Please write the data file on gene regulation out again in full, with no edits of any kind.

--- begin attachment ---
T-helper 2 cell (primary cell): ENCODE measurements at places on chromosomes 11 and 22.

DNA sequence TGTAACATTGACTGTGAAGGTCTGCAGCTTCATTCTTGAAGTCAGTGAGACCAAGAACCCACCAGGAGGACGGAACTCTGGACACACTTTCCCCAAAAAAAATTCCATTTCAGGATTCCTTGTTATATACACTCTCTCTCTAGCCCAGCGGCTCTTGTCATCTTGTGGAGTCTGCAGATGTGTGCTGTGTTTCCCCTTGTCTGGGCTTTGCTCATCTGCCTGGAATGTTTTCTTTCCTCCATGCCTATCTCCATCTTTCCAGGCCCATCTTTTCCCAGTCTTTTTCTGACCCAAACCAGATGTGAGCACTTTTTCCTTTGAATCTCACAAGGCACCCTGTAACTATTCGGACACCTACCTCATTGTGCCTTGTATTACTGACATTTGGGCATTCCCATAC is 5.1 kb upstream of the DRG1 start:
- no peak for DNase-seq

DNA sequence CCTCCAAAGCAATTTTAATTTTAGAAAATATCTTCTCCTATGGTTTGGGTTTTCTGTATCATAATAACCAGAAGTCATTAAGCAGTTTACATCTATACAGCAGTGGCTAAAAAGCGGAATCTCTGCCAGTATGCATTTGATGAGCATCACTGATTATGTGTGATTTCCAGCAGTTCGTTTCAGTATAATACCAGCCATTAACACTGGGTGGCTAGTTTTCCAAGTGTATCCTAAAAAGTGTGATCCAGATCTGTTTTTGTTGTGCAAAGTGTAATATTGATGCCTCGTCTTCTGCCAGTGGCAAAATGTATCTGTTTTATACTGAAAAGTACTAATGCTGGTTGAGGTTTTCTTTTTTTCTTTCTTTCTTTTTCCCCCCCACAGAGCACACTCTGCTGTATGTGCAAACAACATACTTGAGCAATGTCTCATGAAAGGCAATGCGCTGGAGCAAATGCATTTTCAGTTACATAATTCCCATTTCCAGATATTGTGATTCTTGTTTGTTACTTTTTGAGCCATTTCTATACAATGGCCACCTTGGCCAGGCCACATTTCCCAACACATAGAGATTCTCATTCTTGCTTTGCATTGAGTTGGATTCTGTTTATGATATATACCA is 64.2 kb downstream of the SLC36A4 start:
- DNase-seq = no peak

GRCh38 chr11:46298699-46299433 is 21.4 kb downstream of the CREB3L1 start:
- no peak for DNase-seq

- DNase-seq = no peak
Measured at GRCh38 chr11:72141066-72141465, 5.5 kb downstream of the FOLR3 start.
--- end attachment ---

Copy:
T-helper 2 cell (primary cell): ENCODE measurements at places on chromosomes 11 and 22.

DNA sequence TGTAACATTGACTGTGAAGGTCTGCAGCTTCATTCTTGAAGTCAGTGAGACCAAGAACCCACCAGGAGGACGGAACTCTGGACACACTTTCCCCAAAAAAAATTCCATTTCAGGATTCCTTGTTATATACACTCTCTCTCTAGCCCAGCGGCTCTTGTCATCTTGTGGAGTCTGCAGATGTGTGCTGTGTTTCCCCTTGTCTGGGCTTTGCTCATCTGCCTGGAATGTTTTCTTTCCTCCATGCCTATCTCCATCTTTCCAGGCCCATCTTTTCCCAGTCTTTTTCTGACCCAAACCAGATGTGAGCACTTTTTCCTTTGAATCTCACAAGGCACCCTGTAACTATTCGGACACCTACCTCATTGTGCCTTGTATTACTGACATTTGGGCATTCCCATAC is 5.1 kb upstream of the DRG1 start:
- no peak for DNase-seq

DNA sequence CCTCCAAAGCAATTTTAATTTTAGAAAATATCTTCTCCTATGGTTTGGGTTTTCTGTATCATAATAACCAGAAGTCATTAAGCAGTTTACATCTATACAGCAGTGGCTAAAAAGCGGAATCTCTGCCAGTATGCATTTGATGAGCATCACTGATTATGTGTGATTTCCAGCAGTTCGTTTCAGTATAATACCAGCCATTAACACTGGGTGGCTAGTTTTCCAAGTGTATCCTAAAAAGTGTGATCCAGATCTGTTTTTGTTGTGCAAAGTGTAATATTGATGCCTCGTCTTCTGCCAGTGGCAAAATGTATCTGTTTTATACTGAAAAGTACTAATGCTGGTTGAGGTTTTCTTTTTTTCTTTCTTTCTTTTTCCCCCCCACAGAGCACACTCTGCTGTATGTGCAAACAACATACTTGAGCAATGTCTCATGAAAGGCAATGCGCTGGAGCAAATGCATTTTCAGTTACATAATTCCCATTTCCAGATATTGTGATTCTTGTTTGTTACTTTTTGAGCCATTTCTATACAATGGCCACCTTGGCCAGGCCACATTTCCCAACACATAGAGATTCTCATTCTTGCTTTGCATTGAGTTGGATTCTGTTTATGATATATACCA is 64.2 kb downstream of the SLC36A4 start:
- DNase-seq = no peak

GRCh38 chr11:46298699-46299433 is 21.4 kb downstream of the CREB3L1 start:
- no peak for DNase-seq

- DNase-seq = no peak
Measured at GRCh38 chr11:72141066-72141465, 5.5 kb downstream of the FOLR3 start.